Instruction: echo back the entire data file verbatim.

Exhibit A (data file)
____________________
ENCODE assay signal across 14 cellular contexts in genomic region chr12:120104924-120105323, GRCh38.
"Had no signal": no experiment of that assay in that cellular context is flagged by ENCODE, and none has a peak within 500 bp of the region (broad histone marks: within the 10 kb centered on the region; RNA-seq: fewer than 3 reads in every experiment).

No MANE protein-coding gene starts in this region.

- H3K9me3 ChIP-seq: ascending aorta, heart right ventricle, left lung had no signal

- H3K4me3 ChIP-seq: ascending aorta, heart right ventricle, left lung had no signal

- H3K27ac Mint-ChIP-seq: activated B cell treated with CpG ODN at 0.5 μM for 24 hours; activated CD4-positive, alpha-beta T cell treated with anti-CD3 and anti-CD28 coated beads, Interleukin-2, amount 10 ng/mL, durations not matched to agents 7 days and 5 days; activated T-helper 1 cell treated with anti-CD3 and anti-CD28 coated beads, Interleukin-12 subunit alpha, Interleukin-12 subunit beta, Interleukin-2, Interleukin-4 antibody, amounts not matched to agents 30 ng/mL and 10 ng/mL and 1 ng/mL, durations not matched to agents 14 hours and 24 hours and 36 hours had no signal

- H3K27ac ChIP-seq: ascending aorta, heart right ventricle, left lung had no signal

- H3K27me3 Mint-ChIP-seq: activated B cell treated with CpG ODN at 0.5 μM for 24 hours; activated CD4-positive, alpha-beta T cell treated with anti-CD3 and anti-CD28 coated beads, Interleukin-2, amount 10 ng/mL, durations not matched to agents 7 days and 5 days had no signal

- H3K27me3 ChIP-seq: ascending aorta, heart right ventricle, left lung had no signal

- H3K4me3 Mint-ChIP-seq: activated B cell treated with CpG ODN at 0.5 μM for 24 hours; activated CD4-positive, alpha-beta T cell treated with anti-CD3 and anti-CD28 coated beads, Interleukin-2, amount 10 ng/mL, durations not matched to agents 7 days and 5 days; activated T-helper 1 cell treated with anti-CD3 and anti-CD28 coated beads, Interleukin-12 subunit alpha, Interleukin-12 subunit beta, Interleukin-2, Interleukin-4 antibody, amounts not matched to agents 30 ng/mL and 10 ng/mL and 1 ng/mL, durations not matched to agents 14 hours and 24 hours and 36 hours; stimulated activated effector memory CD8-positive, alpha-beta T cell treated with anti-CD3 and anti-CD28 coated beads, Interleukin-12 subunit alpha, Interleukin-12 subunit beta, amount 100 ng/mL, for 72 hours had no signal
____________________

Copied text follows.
ENCODE assay signal across 14 cellular contexts in genomic region chr12:120104924-120105323, GRCh38.
"Had no signal": no experiment of that assay in that cellular context is flagged by ENCODE, and none has a peak within 500 bp of the region (broad histone marks: within the 10 kb centered on the region; RNA-seq: fewer than 3 reads in every experiment).

No MANE protein-coding gene starts in this region.

- H3K9me3 ChIP-seq: ascending aorta, heart right ventricle, left lung had no signal

- H3K4me3 ChIP-seq: ascending aorta, heart right ventricle, left lung had no signal

- H3K27ac Mint-ChIP-seq: activated B cell treated with CpG ODN at 0.5 μM for 24 hours; activated CD4-positive, alpha-beta T cell treated with anti-CD3 and anti-CD28 coated beads, Interleukin-2, amount 10 ng/mL, durations not matched to agents 7 days and 5 days; activated T-helper 1 cell treated with anti-CD3 and anti-CD28 coated beads, Interleukin-12 subunit alpha, Interleukin-12 subunit beta, Interleukin-2, Interleukin-4 antibody, amounts not matched to agents 30 ng/mL and 10 ng/mL and 1 ng/mL, durations not matched to agents 14 hours and 24 hours and 36 hours had no signal

- H3K27ac ChIP-seq: ascending aorta, heart right ventricle, left lung had no signal

- H3K27me3 Mint-ChIP-seq: activated B cell treated with CpG ODN at 0.5 μM for 24 hours; activated CD4-positive, alpha-beta T cell treated with anti-CD3 and anti-CD28 coated beads, Interleukin-2, amount 10 ng/mL, durations not matched to agents 7 days and 5 days had no signal

- H3K27me3 ChIP-seq: ascending aorta, heart right ventricle, left lung had no signal

- H3K4me3 Mint-ChIP-seq: activated B cell treated with CpG ODN at 0.5 μM for 24 hours; activated CD4-positive, alpha-beta T cell treated with anti-CD3 and anti-CD28 coated beads, Interleukin-2, amount 10 ng/mL, durations not matched to agents 7 days and 5 days; activated T-helper 1 cell treated with anti-CD3 and anti-CD28 coated beads, Interleukin-12 subunit alpha, Interleukin-12 subunit beta, Interleukin-2, Interleukin-4 antibody, amounts not matched to agents 30 ng/mL and 10 ng/mL and 1 ng/mL, durations not matched to agents 14 hours and 24 hours and 36 hours; stimulated activated effector memory CD8-positive, alpha-beta T cell treated with anti-CD3 and anti-CD28 coated beads, Interleukin-12 subunit alpha, Interleukin-12 subunit beta, amount 100 ng/mL, for 72 hours had no signal